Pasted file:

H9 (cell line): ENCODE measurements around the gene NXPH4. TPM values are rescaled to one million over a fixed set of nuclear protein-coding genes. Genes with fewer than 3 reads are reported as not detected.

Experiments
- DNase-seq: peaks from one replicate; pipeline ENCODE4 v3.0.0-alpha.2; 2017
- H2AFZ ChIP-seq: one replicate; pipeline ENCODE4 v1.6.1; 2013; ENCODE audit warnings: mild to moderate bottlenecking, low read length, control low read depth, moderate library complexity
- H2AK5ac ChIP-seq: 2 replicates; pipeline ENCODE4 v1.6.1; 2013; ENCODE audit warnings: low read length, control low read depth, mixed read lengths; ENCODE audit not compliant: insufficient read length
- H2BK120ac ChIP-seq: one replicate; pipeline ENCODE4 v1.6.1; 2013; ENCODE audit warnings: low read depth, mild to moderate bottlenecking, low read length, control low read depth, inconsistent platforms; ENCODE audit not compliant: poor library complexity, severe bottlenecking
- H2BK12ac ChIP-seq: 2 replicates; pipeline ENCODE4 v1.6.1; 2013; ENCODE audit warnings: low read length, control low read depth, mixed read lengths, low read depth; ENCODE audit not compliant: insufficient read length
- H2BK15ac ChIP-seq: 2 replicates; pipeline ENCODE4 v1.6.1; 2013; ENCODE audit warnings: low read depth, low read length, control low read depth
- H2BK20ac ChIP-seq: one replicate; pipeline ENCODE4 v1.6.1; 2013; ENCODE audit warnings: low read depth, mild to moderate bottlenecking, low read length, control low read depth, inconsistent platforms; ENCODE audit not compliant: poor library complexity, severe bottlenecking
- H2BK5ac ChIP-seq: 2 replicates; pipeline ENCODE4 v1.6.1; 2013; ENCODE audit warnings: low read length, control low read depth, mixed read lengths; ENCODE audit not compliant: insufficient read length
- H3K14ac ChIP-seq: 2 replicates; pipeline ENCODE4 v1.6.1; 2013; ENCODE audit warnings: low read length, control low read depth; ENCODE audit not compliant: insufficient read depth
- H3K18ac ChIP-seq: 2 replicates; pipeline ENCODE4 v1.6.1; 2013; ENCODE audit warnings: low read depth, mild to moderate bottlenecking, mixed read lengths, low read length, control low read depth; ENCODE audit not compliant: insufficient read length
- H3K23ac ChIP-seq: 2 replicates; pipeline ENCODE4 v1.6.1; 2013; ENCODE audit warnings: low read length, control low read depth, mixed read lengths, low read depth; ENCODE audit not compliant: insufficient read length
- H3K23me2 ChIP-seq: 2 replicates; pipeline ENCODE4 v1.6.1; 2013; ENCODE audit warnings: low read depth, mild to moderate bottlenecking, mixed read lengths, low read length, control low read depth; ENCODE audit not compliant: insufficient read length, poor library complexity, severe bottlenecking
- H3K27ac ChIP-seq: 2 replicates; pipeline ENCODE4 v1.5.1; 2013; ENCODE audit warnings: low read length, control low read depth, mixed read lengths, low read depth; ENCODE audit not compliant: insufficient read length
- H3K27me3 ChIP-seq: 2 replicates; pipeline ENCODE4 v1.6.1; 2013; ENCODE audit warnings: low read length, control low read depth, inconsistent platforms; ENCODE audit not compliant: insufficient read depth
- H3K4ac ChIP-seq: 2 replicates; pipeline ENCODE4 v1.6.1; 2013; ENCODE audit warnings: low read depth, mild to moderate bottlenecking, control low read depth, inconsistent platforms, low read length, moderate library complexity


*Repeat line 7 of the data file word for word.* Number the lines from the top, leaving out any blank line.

- H2BK12ac ChIP-seq: 2 replicates; pipeline ENCODE4 v1.6.1; 2013; ENCODE audit warnings: low read length, control low read depth, mixed read lengths, low read depth; ENCODE audit not compliant: insufficient read length